Avoiding MySQL ERROR 1052 by Prefixing Column Names in Multi Table Queries
MySQL is fairly relaxed about prefixing column names with a table name or alias in a query involving multiple tables. As long as the column name you use only exists in one of the tables in your query, MySQL does not require you to prefix it, regardless of SQL mode.
My policy has always been to prefix all column names with the table name/alias in a multiple table query. This is not simply a syle choice. If I reference a column name without prefixing it the query may work today, but it is not future-proof. If the schema changes in the future and I add a column with the same name to one of the other tables involved in that query, then the query will fail with ERROR 1052:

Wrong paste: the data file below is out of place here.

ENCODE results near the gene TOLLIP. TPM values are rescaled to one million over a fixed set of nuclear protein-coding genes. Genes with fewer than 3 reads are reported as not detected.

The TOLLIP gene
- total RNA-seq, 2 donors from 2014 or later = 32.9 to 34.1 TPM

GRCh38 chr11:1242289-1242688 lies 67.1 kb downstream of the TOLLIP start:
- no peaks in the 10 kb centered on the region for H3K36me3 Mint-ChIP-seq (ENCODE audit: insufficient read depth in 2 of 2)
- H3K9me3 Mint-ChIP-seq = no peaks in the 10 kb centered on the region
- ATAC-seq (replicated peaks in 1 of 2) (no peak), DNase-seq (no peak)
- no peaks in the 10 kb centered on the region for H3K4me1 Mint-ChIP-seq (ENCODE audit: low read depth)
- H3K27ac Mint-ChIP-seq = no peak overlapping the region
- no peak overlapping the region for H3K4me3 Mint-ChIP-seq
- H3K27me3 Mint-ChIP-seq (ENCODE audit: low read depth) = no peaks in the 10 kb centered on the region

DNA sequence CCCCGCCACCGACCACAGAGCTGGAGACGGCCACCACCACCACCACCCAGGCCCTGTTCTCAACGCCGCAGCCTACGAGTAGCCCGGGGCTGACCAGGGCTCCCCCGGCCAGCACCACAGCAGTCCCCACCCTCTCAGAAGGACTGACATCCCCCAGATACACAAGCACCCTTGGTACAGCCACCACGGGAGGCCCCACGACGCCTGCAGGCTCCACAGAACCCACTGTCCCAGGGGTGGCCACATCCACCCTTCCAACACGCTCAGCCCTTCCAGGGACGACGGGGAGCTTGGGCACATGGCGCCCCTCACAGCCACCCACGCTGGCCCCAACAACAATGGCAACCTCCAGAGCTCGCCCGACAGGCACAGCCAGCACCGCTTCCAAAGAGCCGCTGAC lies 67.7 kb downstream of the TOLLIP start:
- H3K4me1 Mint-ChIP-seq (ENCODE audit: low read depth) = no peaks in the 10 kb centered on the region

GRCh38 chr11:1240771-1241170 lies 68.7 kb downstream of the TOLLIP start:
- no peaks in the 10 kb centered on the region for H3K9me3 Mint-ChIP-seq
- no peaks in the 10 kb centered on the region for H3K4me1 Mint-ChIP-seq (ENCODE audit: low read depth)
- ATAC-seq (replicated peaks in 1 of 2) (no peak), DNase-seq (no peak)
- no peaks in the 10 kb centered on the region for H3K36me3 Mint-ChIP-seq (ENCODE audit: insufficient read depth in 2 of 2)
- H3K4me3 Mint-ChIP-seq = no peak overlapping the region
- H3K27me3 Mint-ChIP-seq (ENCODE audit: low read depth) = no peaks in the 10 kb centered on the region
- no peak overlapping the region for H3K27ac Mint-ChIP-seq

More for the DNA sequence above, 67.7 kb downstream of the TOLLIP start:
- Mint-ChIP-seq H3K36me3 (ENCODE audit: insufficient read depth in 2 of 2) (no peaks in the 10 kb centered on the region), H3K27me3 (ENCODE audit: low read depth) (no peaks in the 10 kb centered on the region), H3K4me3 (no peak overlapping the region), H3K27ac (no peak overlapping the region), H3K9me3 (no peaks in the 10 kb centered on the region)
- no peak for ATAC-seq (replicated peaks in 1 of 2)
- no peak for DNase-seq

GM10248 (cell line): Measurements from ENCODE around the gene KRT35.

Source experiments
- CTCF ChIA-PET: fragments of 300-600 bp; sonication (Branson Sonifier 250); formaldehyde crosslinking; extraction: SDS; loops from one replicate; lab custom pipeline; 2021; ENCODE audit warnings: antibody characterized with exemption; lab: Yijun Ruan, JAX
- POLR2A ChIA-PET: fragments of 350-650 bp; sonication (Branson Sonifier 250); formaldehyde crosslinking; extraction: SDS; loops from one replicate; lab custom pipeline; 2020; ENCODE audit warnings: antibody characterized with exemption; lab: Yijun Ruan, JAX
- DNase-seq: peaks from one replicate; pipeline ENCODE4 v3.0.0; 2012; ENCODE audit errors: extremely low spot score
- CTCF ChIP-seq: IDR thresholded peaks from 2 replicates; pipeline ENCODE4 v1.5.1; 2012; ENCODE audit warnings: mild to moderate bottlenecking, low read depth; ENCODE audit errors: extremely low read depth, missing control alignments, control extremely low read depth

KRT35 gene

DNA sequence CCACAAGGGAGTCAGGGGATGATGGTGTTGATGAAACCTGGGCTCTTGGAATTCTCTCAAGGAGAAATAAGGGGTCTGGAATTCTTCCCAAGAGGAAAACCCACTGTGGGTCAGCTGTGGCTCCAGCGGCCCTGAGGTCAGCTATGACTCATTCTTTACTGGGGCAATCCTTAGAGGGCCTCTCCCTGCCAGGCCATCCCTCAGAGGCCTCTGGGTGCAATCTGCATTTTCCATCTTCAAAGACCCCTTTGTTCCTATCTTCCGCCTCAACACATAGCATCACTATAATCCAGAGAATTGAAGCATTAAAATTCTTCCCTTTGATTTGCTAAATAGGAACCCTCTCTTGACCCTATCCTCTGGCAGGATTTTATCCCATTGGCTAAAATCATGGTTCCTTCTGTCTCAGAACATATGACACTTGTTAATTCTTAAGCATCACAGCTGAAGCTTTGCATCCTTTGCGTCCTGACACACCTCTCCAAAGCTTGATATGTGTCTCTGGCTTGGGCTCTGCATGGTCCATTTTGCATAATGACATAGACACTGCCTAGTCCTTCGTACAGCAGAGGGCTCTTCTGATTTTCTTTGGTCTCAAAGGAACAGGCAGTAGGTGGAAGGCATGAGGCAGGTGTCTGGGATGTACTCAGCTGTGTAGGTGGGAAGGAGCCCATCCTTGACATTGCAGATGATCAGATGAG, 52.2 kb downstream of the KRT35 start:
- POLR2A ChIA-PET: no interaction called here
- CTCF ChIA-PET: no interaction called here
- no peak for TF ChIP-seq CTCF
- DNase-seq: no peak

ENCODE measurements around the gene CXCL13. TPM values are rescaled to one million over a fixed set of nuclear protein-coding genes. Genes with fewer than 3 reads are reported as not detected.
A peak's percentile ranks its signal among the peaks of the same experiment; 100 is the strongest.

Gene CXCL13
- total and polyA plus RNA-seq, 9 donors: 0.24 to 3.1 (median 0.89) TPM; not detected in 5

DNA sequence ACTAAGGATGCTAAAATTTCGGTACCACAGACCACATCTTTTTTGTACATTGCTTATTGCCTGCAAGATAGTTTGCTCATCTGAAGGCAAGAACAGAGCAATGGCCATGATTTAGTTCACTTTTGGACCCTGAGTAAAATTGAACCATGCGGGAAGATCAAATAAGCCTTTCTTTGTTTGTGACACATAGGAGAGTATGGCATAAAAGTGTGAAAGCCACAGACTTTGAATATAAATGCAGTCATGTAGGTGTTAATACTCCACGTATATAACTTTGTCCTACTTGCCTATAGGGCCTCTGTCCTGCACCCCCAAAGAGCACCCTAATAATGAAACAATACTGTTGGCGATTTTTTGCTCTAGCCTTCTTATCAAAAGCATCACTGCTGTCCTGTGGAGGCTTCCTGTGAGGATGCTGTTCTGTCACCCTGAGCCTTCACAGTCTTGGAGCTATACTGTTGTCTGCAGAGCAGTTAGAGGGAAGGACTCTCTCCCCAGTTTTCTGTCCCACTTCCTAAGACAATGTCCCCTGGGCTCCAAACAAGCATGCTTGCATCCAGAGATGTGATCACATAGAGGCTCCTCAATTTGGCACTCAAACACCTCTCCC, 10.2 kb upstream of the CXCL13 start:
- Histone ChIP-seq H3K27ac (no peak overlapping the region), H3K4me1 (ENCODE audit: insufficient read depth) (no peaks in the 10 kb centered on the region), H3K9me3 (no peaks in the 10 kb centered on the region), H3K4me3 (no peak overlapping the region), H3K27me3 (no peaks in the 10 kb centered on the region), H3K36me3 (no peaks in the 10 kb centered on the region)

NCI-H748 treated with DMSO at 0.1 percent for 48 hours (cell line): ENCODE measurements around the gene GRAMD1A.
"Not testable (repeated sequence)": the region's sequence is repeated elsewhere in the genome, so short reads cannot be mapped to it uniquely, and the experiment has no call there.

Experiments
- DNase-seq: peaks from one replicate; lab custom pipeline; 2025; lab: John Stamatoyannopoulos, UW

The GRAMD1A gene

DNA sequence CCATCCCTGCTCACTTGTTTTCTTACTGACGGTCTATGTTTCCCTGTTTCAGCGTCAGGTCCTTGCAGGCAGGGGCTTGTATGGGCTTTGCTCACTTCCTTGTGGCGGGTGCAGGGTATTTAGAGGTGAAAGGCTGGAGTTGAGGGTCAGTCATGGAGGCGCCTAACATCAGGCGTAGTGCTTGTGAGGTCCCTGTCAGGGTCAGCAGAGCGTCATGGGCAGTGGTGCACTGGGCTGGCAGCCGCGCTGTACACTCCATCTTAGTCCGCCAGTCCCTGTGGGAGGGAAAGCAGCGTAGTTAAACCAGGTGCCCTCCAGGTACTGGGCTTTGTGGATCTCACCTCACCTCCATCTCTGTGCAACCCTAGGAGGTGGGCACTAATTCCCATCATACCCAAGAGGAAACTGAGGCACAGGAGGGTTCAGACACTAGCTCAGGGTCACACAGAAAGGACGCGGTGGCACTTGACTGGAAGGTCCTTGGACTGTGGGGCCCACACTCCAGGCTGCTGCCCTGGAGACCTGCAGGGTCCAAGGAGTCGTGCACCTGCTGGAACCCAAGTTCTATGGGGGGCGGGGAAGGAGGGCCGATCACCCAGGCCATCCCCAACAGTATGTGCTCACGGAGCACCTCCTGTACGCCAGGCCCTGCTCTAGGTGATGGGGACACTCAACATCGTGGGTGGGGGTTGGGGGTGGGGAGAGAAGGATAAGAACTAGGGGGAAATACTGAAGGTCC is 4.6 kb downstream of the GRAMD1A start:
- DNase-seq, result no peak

Therefore I recommend always prefixing all column names in a multi table query to protect your queries against future additive schema changes.
Here’s some code to illustrate the problem:
1 2 3 4 5 6 7 8 9 10 11 12 13 14 15 16 17 18 19